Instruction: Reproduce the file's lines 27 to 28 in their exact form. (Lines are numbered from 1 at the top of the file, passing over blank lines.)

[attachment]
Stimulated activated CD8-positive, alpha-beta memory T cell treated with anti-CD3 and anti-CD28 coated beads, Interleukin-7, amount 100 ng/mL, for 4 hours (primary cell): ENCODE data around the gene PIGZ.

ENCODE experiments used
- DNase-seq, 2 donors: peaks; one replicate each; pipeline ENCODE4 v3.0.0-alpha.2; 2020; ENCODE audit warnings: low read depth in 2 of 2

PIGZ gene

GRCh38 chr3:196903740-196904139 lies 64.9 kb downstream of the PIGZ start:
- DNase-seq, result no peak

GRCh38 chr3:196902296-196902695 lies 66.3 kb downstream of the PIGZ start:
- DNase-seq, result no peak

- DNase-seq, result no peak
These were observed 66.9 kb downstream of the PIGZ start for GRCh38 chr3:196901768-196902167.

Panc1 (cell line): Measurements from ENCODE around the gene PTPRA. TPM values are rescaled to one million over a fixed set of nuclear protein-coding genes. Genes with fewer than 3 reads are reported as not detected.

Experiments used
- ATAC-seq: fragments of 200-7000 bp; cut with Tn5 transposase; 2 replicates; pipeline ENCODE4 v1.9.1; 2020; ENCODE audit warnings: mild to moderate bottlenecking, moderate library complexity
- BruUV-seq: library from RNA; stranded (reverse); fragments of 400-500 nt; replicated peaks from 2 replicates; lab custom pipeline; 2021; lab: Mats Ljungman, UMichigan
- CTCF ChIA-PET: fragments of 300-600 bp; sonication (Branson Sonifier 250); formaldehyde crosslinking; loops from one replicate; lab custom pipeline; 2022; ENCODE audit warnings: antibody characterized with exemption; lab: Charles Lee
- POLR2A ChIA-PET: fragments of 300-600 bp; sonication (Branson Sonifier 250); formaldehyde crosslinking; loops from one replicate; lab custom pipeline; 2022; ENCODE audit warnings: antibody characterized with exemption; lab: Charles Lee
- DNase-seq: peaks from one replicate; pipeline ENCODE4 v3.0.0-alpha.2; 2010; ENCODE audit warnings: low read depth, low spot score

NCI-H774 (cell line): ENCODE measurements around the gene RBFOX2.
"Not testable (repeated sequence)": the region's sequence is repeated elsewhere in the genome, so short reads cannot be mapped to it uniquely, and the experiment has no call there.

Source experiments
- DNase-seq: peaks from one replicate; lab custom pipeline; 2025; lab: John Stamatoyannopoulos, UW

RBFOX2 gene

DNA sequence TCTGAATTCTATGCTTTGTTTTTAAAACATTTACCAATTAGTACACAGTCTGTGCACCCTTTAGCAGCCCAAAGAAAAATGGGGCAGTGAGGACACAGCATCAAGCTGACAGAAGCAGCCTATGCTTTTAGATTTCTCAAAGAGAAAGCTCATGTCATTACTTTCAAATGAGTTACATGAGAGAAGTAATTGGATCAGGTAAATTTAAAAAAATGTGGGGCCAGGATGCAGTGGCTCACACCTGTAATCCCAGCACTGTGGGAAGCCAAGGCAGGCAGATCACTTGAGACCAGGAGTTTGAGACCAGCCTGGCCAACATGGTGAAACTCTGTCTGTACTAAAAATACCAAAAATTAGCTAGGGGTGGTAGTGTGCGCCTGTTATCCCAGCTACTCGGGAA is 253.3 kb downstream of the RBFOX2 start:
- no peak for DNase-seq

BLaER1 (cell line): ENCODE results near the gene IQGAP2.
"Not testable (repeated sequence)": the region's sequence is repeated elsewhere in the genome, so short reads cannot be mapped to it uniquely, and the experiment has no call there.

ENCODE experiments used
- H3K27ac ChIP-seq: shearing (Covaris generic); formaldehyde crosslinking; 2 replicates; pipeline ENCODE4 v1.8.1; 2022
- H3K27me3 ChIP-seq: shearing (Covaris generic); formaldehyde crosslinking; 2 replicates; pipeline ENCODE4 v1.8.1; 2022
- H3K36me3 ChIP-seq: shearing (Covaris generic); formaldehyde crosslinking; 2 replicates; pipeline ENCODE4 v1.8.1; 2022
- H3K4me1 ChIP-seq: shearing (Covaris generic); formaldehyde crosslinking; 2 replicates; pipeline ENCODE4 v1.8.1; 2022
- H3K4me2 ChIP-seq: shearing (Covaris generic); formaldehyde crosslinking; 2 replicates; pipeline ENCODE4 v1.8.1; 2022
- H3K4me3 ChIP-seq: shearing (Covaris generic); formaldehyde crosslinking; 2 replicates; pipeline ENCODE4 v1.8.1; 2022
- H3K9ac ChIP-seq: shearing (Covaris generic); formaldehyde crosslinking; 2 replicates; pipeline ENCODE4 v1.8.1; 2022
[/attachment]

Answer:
ENCODE experiments used
- H3K27ac ChIP-seq: shearing (Covaris generic); formaldehyde crosslinking; 2 replicates; pipeline ENCODE4 v1.8.1; 2022